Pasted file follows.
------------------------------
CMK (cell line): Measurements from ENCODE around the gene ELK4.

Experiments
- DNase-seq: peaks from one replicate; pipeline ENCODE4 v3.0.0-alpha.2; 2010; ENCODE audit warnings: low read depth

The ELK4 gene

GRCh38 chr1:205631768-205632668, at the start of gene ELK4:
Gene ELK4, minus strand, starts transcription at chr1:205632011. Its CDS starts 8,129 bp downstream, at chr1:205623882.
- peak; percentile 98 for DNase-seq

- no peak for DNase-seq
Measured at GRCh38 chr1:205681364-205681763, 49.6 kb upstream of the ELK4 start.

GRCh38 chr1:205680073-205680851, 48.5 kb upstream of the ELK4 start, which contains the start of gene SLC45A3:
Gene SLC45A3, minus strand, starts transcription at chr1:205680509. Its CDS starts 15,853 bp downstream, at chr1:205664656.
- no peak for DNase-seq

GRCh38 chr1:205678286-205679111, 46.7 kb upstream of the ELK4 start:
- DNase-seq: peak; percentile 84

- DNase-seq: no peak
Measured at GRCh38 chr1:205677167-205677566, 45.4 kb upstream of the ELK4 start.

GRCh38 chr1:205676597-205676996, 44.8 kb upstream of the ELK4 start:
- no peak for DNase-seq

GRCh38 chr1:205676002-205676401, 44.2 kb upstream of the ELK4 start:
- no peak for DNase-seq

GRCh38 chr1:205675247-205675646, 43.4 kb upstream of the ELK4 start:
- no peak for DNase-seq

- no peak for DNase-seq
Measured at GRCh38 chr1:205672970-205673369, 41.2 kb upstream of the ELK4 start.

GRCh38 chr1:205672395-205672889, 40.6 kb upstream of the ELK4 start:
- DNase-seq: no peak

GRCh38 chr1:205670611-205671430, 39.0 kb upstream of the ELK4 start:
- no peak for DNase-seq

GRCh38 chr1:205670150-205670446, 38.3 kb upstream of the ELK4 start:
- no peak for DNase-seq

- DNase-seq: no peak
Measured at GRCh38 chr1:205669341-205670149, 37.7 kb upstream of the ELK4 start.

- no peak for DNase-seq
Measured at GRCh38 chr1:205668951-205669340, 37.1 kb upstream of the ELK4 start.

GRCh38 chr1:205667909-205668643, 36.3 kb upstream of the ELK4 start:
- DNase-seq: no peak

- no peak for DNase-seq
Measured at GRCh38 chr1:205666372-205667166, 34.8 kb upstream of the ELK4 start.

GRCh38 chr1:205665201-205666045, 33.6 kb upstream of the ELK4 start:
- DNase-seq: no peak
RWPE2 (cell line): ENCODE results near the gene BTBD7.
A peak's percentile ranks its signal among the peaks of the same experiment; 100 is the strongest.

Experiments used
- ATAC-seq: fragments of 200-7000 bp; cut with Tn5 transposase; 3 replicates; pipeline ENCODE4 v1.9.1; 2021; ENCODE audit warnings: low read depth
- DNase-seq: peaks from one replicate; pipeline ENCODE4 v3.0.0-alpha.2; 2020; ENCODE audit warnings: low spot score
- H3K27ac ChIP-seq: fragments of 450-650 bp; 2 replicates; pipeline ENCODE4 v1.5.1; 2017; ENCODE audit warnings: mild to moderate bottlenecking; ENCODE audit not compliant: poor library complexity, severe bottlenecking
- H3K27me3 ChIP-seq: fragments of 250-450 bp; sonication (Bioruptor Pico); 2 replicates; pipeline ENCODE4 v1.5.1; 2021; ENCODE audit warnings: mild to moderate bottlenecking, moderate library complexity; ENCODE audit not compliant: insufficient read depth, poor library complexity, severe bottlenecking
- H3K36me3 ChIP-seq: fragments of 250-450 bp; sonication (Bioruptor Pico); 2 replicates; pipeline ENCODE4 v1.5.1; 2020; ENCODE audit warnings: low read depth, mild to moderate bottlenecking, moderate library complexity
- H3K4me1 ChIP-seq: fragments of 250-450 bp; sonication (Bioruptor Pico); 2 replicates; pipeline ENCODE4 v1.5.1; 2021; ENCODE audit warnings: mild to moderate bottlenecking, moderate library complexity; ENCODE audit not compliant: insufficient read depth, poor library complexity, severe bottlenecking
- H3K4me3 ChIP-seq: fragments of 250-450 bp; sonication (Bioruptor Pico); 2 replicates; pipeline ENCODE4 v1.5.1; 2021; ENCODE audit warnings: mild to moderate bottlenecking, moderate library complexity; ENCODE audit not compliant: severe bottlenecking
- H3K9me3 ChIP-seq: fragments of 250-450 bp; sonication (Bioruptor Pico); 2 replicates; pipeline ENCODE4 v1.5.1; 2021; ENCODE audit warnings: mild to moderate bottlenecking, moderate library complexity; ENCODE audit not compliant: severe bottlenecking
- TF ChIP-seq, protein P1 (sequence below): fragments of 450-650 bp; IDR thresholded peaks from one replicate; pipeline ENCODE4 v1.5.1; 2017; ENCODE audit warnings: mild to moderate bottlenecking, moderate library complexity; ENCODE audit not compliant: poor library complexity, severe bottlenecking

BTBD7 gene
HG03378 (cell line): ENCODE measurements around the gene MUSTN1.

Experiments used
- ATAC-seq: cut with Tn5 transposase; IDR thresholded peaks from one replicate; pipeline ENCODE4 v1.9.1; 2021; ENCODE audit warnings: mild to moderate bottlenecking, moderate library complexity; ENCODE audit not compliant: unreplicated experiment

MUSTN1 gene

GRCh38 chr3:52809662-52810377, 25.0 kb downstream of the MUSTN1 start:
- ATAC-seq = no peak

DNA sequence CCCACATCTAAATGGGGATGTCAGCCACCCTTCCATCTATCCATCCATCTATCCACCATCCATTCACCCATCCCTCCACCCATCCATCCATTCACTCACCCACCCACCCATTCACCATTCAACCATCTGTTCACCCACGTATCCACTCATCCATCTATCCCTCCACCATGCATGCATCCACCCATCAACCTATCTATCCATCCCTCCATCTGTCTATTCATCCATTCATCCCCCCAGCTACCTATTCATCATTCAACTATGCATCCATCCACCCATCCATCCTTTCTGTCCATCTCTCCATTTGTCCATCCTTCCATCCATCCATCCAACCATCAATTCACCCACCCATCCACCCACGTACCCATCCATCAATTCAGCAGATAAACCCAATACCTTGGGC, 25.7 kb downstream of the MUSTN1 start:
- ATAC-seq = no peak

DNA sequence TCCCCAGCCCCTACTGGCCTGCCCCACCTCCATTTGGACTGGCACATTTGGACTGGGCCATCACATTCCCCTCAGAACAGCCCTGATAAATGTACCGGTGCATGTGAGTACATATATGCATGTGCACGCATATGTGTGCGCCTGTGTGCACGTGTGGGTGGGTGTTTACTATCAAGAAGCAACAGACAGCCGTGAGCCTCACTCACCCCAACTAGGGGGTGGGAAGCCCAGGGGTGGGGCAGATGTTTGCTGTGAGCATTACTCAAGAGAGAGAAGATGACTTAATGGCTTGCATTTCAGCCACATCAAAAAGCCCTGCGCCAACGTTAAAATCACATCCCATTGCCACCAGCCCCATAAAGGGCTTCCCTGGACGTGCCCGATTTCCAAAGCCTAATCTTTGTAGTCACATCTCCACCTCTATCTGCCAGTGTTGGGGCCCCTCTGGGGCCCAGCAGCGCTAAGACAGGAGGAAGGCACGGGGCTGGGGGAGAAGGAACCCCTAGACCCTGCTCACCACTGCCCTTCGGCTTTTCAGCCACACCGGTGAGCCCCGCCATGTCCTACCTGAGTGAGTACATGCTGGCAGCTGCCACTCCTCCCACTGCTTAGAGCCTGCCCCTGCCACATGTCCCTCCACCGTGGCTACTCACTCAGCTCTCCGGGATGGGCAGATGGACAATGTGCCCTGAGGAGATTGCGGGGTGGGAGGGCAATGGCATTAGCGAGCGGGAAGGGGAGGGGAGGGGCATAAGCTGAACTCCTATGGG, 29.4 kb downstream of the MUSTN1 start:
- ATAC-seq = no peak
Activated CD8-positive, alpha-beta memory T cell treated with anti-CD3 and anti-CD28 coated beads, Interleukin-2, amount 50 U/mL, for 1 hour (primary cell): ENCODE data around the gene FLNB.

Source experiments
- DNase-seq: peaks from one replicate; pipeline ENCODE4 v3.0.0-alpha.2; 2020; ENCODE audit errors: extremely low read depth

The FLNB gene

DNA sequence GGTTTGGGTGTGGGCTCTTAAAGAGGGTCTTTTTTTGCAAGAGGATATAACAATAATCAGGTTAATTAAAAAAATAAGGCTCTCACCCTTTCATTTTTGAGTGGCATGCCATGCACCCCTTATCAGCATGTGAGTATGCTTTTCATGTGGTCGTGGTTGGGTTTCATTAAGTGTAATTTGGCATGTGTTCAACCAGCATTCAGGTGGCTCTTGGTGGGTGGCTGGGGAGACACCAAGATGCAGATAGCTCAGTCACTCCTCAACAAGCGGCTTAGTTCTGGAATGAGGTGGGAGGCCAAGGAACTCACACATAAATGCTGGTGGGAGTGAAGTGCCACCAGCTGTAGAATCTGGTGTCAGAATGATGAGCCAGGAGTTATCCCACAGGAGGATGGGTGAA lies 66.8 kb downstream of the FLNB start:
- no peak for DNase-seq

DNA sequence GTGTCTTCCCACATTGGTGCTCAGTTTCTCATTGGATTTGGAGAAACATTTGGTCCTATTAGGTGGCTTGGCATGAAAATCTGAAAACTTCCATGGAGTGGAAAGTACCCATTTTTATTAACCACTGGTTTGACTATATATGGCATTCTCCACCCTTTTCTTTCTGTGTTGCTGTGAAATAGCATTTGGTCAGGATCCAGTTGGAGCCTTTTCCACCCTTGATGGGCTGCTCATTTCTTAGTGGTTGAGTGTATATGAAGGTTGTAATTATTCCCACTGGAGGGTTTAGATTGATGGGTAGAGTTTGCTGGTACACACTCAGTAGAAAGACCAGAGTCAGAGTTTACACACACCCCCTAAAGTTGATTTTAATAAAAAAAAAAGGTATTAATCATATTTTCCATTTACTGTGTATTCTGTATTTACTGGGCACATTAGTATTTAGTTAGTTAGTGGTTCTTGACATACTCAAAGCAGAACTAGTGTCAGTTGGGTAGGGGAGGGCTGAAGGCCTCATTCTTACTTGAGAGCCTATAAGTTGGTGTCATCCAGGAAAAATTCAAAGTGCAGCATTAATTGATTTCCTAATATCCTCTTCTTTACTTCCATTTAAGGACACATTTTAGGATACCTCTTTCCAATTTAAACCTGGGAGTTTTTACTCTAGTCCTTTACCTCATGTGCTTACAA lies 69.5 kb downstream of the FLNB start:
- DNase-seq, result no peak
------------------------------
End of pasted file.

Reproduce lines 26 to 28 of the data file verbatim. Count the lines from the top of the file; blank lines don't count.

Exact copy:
- DNase-seq: no peak

GRCh38 chr1:205670611-205671430, 39.0 kb upstream of the ELK4 start:
- no peak for DNase-seq